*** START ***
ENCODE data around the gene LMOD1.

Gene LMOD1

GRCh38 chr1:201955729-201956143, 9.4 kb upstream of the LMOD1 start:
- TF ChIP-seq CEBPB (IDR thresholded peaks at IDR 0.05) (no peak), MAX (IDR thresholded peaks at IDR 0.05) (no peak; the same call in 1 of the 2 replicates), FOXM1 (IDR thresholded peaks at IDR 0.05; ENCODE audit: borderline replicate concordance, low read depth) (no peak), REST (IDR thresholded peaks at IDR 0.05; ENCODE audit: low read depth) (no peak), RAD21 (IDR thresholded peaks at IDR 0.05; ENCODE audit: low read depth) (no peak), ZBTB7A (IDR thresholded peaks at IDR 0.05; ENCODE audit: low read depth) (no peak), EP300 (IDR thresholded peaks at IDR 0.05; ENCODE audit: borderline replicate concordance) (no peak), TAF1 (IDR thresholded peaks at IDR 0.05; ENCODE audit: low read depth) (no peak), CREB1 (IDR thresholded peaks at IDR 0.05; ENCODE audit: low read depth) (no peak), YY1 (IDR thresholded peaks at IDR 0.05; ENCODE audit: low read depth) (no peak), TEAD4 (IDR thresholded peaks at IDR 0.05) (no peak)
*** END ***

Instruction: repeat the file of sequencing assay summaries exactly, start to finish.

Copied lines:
ENCODE data around the gene LMOD1.

Gene LMOD1

GRCh38 chr1:201955729-201956143, 9.4 kb upstream of the LMOD1 start:
- TF ChIP-seq CEBPB (IDR thresholded peaks at IDR 0.05) (no peak), MAX (IDR thresholded peaks at IDR 0.05) (no peak; the same call in 1 of the 2 replicates), FOXM1 (IDR thresholded peaks at IDR 0.05; ENCODE audit: borderline replicate concordance, low read depth) (no peak), REST (IDR thresholded peaks at IDR 0.05; ENCODE audit: low read depth) (no peak), RAD21 (IDR thresholded peaks at IDR 0.05; ENCODE audit: low read depth) (no peak), ZBTB7A (IDR thresholded peaks at IDR 0.05; ENCODE audit: low read depth) (no peak), EP300 (IDR thresholded peaks at IDR 0.05; ENCODE audit: borderline replicate concordance) (no peak), TAF1 (IDR thresholded peaks at IDR 0.05; ENCODE audit: low read depth) (no peak), CREB1 (IDR thresholded peaks at IDR 0.05; ENCODE audit: low read depth) (no peak), YY1 (IDR thresholded peaks at IDR 0.05; ENCODE audit: low read depth) (no peak), TEAD4 (IDR thresholded peaks at IDR 0.05) (no peak)